Paul contends that “[w]hile the definition of organizer or leader may be broad, there must also be a point where the action taken [by coconspirators] is so insignificant that it does not constitute control over the person” such that a defendant cannot be considered a leader or organizer. However, our review of the record confirms that Paul qualifies for the U.S.S.G. § 3B 1.1 enhancement so as to preclude safety-valve relief. First, the government presented testimony from Paul's ex-wife, Traci Irlmeier (“Traci”). Traci explained how Paul directed or ordered her to water marijuana plants. Traci also watched their children while Paul harvested marijuana; bought products like Ziploc bags, potting soil, and a food saver machine; watered Randy's marijuana plants; and transplanted marijuana plants, all at Paul's request and in furtherance of the conspiracy. Paul recruited Traci and directed her activities in the conspiracy. The district court did not err in determining that he was at least a supervisor of the operation. See U.S.S.G. § 3B1.1 cmt. n. 4. One transaction or occurrence is sufficient to qualify for the enhancement. See Lopez, 431 F.3d at 318. Paul's conduct toward Traci is sufficient for Paul to qualify for the enhancement.
In addition, the government also demonstrated that Paul asked Johann Vesper, one of Paul's farmhands, to transport water to a field so that marijuana plants could be watered. Paul also directed David Andreasen, one of Paul's customers, to water, harvest, and process the marijuana crop in exchange for compensation. Paul further asked for and received the assistance of Chris Hulsing, another farmhand, in cutting and transporting marijuana. Paul's degree of control therefore exceeds that in Lopez where the defendant simply asked his roommate to serve as a lookout on one occasion or in Erhart where the defendant merely recruited people to join the conspiracy. See Lopez, 431 F.3d at 318; United States v. Erhart, 415 F.3d 965, 973 (8th Cir.2005). Based on Paul's recruitment of these four individuals and his directions to them, the district court did not clearly err in applying the enhancement. Paul was therefore ineligible for the safety valve.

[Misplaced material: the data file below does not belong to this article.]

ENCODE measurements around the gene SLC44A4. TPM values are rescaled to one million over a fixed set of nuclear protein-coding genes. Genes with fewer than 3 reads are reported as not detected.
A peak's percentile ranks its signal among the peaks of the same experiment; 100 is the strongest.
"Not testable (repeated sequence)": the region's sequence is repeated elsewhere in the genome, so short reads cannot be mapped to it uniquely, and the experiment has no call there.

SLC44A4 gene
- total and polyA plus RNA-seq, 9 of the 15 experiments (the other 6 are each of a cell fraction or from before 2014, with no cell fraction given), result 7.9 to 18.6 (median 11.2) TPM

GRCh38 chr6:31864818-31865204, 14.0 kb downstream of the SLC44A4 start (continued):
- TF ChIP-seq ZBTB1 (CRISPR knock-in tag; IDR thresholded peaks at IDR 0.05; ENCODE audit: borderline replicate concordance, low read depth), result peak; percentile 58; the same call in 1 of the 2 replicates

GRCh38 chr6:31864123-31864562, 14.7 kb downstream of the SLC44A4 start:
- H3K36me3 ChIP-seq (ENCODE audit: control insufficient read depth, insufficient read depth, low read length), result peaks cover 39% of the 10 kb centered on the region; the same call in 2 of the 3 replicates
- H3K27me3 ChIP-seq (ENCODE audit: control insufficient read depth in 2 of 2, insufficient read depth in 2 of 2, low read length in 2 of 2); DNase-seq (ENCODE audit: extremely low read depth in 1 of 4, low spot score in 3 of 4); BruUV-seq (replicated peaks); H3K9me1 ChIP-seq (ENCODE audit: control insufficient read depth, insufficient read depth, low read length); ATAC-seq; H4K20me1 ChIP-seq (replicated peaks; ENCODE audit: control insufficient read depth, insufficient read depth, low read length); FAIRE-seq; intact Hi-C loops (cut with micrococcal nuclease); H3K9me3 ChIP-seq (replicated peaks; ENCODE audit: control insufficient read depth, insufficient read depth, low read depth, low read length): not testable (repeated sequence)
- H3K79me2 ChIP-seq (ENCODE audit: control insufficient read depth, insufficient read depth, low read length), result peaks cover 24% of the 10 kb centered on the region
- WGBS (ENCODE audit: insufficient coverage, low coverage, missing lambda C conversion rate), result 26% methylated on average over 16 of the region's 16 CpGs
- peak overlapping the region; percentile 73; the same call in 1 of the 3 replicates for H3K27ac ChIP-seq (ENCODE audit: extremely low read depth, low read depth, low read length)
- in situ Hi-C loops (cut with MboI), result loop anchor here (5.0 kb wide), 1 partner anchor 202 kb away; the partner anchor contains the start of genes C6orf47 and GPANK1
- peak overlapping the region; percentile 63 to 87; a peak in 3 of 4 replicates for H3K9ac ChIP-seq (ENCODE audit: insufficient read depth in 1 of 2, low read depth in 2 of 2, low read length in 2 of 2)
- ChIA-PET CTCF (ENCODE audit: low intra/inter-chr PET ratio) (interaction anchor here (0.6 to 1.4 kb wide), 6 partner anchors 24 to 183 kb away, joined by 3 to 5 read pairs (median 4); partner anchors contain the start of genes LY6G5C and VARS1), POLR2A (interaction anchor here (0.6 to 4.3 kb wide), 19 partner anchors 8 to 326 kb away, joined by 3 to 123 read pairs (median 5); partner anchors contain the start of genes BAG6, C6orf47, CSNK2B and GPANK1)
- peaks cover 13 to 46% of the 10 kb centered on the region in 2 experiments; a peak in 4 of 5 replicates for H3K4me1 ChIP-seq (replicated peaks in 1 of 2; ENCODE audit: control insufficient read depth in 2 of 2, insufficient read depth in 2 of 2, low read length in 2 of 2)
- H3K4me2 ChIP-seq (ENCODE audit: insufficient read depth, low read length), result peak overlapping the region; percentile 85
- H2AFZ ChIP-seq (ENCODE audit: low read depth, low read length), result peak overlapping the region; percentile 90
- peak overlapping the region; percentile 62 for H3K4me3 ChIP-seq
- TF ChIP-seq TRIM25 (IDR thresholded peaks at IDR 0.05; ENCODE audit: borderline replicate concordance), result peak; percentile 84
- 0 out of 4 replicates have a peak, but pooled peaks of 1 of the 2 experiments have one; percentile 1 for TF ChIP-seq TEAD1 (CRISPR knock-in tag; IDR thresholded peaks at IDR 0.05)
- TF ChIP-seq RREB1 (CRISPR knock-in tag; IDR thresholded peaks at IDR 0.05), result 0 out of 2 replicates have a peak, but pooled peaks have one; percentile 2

B. Randy Irlmeier
In arguing against the enhancement, Randy avers that “the activity of any of the coconspirators was done voluntarily, without direction, instruction, or influence” such that the district court should not have applied the aggravating role enhancement. Randy references an occasion where Randy's girlfriend, Janice Wolfe, and her sister, Linda Southwell, traveled from their homes in South Carolina to visit Randy at his Iowa farm. During the visit, Wolfe and Southwell assisted Randy in cutting marijuana plants on one occasion. Wolfe testified that she cut the plants by voluntarily imitating Randy, for he never solicited her help in cutting the plants or instructed her how to cut them. Southwell testified that she did not remember receiving any invitation or instructions from Randy regarding the marijuana cutting. One of Randy's customers, Gene Weitl, also participated in this marijuana-cutting soiree, but he could not remember receiving any invitation or instructions from Randy. The district court apparently accepted these testimonies as true, stating: